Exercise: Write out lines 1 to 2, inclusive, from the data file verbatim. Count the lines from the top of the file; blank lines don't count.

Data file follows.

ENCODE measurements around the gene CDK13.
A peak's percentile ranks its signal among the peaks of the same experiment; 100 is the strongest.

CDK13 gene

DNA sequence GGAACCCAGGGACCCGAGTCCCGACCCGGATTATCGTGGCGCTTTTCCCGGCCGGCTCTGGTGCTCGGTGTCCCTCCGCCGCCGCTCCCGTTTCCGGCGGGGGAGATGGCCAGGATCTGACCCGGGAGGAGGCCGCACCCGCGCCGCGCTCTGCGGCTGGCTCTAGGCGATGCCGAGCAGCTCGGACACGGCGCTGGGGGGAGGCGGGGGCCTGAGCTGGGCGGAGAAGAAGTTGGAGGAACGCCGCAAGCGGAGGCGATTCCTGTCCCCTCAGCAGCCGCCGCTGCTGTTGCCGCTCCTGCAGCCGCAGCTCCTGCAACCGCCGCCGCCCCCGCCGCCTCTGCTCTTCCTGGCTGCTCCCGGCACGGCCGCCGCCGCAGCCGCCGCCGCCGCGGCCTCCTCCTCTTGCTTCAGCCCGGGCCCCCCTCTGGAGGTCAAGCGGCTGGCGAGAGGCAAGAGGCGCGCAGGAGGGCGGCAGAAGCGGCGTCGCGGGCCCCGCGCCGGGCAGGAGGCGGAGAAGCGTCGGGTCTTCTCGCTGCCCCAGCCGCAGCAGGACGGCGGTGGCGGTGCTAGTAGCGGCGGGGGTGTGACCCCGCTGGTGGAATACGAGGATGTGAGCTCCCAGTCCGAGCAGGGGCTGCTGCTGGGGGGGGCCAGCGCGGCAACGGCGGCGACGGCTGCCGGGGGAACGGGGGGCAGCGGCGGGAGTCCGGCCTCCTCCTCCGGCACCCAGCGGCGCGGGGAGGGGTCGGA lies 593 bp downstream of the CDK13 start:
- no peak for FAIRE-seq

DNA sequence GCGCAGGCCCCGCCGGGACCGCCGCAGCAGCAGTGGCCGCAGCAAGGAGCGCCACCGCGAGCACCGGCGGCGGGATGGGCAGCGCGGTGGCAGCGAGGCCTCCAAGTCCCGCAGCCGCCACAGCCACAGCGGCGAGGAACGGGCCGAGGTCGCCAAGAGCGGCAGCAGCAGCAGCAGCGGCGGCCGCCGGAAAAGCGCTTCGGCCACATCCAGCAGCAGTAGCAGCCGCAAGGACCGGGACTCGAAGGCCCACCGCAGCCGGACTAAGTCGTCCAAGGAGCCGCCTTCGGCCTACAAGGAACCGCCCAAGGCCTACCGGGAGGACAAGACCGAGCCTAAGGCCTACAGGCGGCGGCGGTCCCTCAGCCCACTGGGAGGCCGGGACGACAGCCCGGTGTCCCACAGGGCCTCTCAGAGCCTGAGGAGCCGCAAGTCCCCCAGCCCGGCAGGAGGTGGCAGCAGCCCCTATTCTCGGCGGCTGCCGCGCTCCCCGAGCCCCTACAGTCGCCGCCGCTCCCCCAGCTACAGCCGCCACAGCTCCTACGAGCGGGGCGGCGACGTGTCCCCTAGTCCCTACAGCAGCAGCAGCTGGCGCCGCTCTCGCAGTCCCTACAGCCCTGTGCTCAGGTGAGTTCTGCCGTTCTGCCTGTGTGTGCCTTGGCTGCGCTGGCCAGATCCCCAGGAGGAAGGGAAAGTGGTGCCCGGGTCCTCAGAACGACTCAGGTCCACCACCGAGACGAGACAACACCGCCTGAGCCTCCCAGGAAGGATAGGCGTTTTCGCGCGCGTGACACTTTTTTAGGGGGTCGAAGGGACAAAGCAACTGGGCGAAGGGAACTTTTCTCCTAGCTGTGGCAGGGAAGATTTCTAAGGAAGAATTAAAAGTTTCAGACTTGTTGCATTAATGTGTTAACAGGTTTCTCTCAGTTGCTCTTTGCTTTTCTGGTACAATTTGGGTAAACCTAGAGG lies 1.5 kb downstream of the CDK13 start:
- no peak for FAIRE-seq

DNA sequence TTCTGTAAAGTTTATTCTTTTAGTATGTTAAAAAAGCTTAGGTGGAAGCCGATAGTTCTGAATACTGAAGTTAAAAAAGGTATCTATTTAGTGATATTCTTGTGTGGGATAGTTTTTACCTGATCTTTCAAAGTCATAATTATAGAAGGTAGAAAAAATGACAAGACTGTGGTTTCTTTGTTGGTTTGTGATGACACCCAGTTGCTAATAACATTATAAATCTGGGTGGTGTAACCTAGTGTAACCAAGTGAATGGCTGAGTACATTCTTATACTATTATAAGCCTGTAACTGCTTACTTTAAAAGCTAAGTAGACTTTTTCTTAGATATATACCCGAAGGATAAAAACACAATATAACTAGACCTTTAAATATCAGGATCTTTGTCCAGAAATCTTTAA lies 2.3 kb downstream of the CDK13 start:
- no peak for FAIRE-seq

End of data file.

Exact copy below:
ENCODE measurements around the gene CDK13.
A peak's percentile ranks its signal among the peaks of the same experiment; 100 is the strongest.